Are there really two meanings for sampayojeti?

The root yuj (i.e. “yoke”) is very fertile in Pali, as befits a culture where the chariot and plowing are so prominent. One fairly rare form it takes is the term sampayojeti. Here, if the prefixes may be read literally, it reads as a double-emphatic, “tightly bound up with”. The PTS dictionary, following the commentary, gives it two meanings: to associate with, and to quarrel. It does seem a little odd for it to take on such opposing meanings, so let’s see if this is really justified.

We find a very clear meaning in MN 93, where it refers to the “mating” of a mare and a donkey.

In Kd 20 it refers to some bad monks who have intimate relations with some nuns. Presumably it’s not sex, as then they would all be expelled, but is probably a more generic term. It could be physical, or simply “overly close association”.

A similar sense is said regarding monks getting too familiar with laypeople at Pvr 17.

In Kd 11 there’s a list of things that a monk who is undergoing probation for various disciplinary offences should adhere to. This includes sampayojeti with the monks. Here, the commentary says it means “argue”. However, the other items in this list are all things that a monk may normally do, but are prohibited while under probation. I think it makes better sense to read this is a similar sense, as saying that a monk under probation should not get overly familiar with his fellow monks.

At SN 11.24 we have the story of two monks who were sampayojeti, but one of them transgressed against the other, and they had a falling out. Again, the commentary says “argue”, but this seems unnecessary. In fact, the verses at the end speak of not losing ones’s friends, so it seems that here, too, the sense should be read as “in a close relation with”. The fact that the relation led to such a falling out suggests that it was not entirely healthy.

Finally, MN 77 speaks of monks who, having been sampayojeti with fellow monks, disrobe. Here, too, it seems unnecessary to read as “having argued with the other monks”, but instead “even though they were close friends with the other monks”.

The striking thing is that, in each case, the sampayoga heralds some kind of unfortunate outcome. This is in stark contrast with the very positive portrayal of “friendship” (mittatā) in the EBTs.

It thus seems that we should reject both the neutral sense of “association” and the sense of “argues” entirely. It means “overly attached”, “having overly familiar relations”, “unhealthily close to”.


Maybe the arguing resulted from “overly close association.” But if that’s the case, the emphasis should still be on the association rather than the arguing IMO.

So I agree with Bhante that it seems better to go with one meaning that’s consistent with the literal meaning of the term in every context, rather than have a confounding opposite definition in a few cases.

[quote=“sujato, post:1, topic:4560”]
The root yuj (i.e. “yoke”) is very fertile in Pali, as befits a culture where the chariot and plowing are so prominent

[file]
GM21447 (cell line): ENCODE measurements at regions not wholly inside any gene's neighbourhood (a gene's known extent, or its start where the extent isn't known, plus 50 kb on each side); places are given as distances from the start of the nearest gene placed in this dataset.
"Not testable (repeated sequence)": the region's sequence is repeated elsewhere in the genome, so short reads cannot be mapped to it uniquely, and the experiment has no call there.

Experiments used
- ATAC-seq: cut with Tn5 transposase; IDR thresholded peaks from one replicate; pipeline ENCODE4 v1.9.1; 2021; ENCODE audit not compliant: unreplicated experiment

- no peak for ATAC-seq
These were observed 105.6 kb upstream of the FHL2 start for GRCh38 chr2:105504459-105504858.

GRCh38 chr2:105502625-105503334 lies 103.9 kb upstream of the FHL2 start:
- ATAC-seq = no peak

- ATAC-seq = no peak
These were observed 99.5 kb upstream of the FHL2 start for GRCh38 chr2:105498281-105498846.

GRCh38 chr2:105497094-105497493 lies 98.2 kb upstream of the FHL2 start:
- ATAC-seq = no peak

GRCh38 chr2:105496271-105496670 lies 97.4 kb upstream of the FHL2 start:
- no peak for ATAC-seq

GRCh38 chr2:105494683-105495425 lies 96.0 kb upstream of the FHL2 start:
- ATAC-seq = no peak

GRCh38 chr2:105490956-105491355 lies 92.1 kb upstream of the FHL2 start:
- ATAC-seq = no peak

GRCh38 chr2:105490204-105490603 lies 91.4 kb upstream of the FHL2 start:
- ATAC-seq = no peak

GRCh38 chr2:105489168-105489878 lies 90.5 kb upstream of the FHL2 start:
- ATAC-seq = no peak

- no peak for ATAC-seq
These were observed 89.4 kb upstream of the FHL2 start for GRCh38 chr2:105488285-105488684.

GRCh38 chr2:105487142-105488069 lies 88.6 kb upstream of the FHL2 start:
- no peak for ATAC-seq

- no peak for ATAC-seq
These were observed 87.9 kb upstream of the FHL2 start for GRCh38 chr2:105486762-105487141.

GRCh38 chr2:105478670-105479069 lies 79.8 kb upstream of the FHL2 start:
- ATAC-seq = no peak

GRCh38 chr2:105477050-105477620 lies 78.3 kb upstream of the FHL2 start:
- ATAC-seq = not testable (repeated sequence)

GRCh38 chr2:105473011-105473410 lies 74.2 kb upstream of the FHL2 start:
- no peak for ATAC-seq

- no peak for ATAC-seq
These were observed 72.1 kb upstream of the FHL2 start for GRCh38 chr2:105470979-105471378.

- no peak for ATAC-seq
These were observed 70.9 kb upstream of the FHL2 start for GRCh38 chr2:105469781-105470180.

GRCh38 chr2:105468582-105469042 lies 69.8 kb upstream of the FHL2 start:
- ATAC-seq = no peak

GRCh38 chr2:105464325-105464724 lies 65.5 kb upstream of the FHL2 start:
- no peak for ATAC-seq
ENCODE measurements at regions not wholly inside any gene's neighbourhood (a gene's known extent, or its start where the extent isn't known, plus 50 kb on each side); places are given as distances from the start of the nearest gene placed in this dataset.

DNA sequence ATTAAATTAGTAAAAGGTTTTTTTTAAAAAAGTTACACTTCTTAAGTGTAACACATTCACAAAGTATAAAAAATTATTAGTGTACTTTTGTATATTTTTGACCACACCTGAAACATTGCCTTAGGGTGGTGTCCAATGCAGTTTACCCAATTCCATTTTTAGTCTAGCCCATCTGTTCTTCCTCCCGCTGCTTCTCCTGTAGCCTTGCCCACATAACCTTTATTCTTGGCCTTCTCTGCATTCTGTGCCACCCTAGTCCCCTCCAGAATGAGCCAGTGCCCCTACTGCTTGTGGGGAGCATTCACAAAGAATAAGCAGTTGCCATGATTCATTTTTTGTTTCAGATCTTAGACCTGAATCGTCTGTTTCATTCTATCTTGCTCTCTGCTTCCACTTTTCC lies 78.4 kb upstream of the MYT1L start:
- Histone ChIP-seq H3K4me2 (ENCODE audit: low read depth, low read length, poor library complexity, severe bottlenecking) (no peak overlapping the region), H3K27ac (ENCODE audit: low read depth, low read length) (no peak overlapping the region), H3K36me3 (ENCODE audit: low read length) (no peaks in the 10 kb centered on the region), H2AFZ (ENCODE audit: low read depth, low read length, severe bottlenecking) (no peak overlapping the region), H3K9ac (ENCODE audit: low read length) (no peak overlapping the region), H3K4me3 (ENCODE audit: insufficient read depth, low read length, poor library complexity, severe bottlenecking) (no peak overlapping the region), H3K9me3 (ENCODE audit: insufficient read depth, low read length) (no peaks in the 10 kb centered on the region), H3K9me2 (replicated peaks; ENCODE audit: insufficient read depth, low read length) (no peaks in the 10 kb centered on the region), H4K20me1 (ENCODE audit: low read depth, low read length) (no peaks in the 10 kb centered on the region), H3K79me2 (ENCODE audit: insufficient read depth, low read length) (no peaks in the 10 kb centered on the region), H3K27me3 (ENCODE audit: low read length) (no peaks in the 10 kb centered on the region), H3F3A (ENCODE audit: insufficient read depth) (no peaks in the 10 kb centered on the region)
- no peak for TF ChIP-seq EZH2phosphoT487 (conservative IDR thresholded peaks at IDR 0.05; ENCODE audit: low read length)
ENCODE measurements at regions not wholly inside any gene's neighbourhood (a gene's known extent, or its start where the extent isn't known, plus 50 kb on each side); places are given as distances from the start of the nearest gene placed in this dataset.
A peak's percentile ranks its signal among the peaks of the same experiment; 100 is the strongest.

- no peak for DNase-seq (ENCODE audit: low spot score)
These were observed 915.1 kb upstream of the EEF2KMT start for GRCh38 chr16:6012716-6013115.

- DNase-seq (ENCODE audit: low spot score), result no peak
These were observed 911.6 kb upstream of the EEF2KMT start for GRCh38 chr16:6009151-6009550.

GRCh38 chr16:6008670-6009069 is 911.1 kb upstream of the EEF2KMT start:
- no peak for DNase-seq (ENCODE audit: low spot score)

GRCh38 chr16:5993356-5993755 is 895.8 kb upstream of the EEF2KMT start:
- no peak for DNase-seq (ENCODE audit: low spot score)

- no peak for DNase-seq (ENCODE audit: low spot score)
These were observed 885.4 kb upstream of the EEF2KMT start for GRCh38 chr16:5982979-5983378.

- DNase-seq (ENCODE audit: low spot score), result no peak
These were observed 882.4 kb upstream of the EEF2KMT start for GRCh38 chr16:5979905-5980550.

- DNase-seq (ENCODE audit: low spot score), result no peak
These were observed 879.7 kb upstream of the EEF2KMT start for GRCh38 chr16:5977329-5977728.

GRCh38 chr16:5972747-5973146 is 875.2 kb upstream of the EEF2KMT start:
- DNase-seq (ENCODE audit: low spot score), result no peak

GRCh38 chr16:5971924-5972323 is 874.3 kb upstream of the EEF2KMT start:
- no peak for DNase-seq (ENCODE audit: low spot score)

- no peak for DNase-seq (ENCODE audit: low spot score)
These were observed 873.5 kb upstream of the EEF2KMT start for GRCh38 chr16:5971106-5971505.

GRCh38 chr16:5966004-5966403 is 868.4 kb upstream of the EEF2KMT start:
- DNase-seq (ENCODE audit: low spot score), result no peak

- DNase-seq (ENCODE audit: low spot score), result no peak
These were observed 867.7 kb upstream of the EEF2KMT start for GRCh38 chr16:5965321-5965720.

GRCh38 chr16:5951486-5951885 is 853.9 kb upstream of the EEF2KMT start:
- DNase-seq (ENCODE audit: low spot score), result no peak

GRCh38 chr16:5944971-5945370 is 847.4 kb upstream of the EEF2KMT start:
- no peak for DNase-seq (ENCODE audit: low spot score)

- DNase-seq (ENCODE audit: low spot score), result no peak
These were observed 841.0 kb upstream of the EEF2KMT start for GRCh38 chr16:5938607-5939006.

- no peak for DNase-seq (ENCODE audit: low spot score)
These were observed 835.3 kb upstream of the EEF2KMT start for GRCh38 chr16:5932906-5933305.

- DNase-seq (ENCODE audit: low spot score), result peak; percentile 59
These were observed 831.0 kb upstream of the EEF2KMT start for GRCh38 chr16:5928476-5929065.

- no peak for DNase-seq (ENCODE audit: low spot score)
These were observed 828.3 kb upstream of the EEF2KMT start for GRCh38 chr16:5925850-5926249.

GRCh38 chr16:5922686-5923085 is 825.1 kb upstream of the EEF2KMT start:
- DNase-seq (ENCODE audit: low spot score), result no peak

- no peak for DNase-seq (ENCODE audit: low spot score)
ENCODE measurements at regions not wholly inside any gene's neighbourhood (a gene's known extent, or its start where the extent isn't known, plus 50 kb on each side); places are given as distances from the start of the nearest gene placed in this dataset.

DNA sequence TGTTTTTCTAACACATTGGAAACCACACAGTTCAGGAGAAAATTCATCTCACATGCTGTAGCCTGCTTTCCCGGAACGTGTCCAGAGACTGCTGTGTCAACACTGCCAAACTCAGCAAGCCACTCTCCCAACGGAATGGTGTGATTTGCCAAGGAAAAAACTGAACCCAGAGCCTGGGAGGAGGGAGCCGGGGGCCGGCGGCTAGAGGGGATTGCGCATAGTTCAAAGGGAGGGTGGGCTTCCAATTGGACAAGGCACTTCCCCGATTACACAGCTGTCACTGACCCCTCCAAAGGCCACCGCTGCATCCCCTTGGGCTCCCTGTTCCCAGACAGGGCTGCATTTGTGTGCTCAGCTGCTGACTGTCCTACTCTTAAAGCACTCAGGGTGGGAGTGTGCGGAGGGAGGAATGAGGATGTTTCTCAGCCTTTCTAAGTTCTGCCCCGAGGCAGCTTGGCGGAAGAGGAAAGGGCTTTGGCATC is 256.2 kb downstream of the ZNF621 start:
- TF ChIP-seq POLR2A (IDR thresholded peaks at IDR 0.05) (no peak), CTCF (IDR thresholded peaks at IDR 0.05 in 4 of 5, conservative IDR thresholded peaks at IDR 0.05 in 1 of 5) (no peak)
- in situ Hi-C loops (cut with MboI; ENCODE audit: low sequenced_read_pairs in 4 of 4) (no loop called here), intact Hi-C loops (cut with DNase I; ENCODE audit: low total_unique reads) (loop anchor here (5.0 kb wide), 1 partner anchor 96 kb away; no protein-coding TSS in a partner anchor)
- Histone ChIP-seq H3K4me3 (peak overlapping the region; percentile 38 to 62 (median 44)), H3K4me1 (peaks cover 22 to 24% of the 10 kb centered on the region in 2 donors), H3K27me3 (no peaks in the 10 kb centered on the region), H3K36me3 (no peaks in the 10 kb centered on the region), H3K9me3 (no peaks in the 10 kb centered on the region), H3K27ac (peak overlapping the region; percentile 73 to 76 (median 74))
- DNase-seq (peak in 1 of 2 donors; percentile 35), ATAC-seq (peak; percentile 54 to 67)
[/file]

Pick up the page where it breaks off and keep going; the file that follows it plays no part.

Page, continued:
[/quote]Very interesting!

The Sanskrit word “yoga” is also derived from this same root, as you know, being fluent (I think/assume?) in Pāli.

A while ago I was very surprised to also see it in Pāli literature in the Yogasuttāni of AN 4.10 & SN 45.172. In these two suttāni it seems to be used in the sense that the word yoga is contemporaneously used in certain Hindu and Mahāyāna discourses, that is, it seems to be used in the sense of being “yoked” to something, perhaps even “attached” (with all the negative implications the word “attached” has in Buddhism). It is interesting, that although “yoga” is being used in the same general sense of meaning that it has in contemporary Hindu and Mahāyāna discourses, it is being framed here exclusively in the negative. It does not seem to be a “good thing” at all, in the Pāli Yogasuttāni, to be “yoked”. This is in contrast with “yoga-discourse” in non-Pāli religious traditions, where “yoking/yokedness/yoga” is seen as a prominent feature of progress on the path, rather than a hinderance.

My apologies if this post is not highly relevant to your OP. It is just something that came to mind while reading your post.

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Yoga and its derivatives are used in a wide variety of senses, some negative, some positive. To be “devoted” or “committed” to a cause or practice is to be anuyutta, and engagement in spiritual practice, especially meditation, is encouraged with the common phrase yogo karaṇīyo (“You should do yoga!”, but actually meaning “you should do meditation”). On the other hand, the “fetters” binding us to samsara are samyojana.


Yoga is one of the most ambiguous terms in Indian languages afaik, it’s a bit like the word dhamma — the dictionary pages for each are apparently several pages long!

From the non-Buddhist traditions I’ve studied I’d also add that yoga refers to the practice and the resultant state (able to be verb-like or noun-like).

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Something about getting involved in the other’s business. Equally going into business with a friend is often looked down upon! In my experience there is a healthy distance after which people start having cravings, aversions and projecting their expectations on the other person.

Loving-kindness, sympathy/empathy, appreciative joy are best used with a mind of equanimity IMO -in this journey to Nibbana, that is.

Having said that (each one protecting themselves) there is a lot that can be done within those safeguards.

With metta